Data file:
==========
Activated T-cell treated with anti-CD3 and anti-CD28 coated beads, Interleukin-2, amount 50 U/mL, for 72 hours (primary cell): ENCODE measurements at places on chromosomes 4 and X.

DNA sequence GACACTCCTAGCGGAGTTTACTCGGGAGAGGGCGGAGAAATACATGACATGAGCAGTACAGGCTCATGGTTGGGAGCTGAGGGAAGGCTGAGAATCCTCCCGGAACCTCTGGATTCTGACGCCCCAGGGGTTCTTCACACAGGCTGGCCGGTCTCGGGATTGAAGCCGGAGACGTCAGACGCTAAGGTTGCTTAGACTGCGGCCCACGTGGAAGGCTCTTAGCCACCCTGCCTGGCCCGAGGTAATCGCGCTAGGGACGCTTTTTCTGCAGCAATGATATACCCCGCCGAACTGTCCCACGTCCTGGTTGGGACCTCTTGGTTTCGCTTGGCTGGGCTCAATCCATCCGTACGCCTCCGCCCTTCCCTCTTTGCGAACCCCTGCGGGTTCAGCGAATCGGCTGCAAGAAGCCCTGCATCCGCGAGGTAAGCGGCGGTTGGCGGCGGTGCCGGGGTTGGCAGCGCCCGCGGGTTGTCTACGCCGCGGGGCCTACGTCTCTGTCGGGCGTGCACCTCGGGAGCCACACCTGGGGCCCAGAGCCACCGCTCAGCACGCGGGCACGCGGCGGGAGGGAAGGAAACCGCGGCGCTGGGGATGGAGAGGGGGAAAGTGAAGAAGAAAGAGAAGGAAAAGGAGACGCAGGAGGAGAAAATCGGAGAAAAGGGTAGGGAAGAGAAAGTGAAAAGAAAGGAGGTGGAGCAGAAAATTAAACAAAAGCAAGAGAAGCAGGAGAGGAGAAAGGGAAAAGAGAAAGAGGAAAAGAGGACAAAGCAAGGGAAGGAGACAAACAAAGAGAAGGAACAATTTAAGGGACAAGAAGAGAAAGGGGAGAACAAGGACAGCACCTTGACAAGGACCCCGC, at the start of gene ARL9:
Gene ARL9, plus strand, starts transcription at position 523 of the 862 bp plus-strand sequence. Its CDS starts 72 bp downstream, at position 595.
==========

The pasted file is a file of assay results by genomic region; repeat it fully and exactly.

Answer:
Activated T-cell treated with anti-CD3 and anti-CD28 coated beads, Interleukin-2, amount 50 U/mL, for 72 hours (primary cell): ENCODE measurements at places on chromosomes 4 and X.

DNA sequence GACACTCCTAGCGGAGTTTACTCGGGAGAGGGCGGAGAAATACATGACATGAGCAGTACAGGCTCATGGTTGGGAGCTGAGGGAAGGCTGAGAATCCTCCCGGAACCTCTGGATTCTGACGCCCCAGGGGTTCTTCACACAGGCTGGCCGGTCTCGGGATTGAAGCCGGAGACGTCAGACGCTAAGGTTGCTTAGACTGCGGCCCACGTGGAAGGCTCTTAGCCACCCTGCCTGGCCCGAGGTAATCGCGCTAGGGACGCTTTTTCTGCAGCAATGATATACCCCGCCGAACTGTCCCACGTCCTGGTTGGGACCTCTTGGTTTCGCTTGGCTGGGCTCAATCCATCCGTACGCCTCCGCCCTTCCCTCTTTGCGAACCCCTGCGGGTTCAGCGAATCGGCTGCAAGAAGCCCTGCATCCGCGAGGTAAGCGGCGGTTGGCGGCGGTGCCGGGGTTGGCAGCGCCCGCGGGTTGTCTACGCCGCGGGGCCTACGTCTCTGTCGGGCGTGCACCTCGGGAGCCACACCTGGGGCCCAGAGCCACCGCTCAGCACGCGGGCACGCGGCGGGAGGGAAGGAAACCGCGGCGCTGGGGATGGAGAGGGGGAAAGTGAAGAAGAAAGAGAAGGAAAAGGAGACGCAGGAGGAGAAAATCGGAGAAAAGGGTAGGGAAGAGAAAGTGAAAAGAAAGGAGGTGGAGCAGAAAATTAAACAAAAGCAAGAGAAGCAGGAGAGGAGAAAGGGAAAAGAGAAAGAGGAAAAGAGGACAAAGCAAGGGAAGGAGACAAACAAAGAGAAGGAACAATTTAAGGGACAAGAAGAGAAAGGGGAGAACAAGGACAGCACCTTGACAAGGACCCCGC, at the start of gene ARL9:
Gene ARL9, plus strand, starts transcription at position 523 of the 862 bp plus-strand sequence. Its CDS starts 72 bp downstream, at position 595.